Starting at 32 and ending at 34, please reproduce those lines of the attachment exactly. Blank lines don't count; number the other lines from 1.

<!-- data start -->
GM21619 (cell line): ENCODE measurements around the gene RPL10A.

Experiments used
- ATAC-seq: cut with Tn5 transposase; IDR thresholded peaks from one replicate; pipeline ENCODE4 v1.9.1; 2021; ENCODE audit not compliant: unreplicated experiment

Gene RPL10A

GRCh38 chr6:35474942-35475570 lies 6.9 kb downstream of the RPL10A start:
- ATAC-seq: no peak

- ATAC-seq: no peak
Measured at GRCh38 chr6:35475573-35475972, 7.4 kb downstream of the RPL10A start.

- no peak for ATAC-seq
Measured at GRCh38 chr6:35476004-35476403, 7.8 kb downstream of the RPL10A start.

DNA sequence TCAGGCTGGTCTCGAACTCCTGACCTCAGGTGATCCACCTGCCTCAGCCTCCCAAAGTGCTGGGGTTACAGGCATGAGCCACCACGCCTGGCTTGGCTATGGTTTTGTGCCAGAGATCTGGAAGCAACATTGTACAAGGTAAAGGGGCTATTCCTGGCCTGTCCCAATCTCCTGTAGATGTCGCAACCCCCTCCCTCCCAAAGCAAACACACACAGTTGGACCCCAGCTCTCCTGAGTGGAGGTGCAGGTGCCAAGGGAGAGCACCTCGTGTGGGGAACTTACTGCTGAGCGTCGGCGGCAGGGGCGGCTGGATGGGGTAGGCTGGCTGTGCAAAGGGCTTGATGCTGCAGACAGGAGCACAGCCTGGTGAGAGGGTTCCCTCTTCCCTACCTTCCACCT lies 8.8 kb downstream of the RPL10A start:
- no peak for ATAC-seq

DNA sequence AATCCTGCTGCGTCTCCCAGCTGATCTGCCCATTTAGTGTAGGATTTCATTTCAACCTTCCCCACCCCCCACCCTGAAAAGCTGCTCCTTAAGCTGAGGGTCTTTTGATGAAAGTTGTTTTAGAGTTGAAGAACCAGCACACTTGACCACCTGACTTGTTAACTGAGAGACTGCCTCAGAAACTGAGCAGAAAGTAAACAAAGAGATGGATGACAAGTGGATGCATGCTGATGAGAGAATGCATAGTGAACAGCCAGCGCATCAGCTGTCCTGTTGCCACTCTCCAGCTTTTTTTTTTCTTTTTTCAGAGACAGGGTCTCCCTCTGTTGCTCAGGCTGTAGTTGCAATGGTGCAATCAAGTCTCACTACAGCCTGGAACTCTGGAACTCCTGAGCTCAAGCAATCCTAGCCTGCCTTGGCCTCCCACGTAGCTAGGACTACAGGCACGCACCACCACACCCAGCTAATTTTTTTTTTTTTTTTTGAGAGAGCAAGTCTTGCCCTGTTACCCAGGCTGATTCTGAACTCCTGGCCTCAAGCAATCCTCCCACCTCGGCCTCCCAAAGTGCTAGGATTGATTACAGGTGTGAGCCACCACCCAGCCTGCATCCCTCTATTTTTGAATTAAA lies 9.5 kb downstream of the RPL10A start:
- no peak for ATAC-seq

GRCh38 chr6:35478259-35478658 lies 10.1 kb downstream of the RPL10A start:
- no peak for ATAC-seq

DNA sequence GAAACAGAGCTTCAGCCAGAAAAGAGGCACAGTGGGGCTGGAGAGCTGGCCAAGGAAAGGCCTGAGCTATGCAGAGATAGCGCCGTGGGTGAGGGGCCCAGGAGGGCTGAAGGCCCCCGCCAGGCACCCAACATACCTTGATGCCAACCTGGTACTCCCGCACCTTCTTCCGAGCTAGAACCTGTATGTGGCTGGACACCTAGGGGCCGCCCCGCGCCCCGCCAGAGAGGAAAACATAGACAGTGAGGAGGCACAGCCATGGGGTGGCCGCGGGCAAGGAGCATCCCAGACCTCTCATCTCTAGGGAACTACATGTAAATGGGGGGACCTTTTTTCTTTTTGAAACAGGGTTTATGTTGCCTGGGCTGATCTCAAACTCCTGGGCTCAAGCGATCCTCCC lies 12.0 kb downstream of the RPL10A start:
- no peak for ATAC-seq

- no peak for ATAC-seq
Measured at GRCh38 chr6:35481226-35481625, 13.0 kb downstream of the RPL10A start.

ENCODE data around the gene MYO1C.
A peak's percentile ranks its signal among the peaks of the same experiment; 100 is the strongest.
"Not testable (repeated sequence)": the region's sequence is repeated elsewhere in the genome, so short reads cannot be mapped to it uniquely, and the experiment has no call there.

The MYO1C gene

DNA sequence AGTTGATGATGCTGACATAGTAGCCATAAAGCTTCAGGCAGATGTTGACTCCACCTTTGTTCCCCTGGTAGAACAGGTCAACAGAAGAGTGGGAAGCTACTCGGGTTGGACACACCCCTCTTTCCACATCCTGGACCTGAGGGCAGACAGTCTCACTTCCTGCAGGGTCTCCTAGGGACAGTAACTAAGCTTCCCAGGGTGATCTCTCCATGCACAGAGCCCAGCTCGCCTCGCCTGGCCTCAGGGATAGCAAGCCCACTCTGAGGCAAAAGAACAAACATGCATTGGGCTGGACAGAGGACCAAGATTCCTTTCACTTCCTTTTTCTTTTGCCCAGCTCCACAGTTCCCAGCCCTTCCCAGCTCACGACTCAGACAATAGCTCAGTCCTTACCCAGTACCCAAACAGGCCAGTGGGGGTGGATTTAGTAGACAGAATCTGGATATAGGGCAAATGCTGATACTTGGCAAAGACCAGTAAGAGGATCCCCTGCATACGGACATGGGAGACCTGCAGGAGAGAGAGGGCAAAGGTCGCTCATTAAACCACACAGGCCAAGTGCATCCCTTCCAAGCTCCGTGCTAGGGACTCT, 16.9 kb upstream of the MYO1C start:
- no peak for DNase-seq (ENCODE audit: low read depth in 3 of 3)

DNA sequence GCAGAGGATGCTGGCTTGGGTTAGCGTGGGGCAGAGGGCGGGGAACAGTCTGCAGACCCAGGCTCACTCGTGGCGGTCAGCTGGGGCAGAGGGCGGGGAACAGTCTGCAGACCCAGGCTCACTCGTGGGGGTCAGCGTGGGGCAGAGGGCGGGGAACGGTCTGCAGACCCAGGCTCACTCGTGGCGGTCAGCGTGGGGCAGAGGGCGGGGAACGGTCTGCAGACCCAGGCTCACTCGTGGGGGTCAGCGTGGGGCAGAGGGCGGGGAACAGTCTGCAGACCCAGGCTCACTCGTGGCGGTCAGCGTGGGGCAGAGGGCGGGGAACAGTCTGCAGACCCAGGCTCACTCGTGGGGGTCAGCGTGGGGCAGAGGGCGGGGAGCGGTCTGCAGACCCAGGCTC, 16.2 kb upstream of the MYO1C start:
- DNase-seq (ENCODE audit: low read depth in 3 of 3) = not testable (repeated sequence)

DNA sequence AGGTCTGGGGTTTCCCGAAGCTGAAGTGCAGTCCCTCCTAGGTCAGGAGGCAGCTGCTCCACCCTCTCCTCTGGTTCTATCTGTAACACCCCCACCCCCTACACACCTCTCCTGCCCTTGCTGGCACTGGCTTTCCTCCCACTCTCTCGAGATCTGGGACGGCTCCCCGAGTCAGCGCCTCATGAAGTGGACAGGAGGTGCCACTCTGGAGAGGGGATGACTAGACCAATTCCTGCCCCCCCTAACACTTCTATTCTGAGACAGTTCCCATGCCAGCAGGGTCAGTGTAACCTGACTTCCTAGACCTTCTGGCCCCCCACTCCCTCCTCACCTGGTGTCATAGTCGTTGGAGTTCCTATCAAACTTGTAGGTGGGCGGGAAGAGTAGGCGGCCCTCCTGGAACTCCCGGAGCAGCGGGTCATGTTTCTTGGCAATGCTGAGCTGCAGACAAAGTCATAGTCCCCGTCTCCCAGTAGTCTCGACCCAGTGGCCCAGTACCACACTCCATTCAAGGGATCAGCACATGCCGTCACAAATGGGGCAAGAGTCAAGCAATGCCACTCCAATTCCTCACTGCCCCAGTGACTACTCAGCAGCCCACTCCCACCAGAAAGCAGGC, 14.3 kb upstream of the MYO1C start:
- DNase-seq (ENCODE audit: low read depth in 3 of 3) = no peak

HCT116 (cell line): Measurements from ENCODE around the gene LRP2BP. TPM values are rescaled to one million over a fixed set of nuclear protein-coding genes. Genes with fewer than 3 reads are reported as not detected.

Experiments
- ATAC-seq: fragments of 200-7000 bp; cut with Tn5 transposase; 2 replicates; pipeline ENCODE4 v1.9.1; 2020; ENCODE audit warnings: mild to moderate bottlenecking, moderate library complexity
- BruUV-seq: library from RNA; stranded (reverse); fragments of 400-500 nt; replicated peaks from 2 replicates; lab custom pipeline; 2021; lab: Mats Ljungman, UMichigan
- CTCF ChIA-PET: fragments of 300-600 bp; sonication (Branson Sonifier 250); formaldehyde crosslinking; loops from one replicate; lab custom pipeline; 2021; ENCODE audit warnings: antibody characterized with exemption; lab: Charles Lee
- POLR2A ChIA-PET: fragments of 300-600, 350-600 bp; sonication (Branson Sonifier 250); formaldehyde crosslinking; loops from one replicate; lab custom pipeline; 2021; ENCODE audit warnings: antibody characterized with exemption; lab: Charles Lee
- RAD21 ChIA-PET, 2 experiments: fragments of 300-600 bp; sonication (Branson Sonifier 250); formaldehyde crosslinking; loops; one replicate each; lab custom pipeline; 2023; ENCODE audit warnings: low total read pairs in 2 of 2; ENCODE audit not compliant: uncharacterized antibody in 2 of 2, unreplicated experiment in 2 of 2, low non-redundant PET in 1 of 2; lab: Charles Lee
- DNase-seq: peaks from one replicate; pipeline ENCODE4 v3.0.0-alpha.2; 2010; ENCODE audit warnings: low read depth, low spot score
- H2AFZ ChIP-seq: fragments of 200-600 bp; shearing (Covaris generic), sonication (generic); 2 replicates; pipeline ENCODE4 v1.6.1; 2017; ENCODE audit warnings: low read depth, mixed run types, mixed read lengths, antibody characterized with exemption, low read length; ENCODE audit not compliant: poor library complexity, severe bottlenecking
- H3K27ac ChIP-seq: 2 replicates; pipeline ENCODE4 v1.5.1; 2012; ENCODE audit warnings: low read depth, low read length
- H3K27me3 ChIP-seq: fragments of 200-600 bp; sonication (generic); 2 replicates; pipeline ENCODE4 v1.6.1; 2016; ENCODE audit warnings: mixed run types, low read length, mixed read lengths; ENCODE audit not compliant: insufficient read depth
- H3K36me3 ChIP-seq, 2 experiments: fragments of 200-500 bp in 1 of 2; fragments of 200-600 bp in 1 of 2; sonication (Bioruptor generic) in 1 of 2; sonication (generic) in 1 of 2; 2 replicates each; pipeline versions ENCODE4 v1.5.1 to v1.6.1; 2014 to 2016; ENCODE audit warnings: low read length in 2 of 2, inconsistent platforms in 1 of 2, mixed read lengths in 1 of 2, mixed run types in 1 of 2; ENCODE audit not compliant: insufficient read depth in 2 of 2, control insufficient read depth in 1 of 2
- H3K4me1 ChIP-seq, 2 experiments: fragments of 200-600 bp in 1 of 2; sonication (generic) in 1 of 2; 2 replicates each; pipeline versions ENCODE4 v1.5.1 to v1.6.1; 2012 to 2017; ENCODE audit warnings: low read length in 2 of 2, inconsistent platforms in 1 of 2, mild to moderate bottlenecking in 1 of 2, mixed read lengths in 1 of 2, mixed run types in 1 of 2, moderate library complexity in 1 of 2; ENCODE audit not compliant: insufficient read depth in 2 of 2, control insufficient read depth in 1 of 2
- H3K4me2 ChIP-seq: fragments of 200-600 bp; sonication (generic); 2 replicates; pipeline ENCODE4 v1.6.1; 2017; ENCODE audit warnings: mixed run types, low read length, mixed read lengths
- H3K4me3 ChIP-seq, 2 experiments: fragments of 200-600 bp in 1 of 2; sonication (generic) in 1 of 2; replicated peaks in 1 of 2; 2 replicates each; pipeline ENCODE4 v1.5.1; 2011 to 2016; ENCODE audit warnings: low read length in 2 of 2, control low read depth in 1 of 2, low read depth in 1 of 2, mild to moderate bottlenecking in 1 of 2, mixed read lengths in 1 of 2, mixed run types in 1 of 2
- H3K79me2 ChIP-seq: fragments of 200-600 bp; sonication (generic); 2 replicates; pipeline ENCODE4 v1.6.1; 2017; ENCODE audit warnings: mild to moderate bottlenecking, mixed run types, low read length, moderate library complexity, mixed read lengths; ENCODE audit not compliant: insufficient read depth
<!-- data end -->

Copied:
Experiments
- ATAC-seq: fragments of 200-7000 bp; cut with Tn5 transposase; 2 replicates; pipeline ENCODE4 v1.9.1; 2020; ENCODE audit warnings: mild to moderate bottlenecking, moderate library complexity
- BruUV-seq: library from RNA; stranded (reverse); fragments of 400-500 nt; replicated peaks from 2 replicates; lab custom pipeline; 2021; lab: Mats Ljungman, UMichigan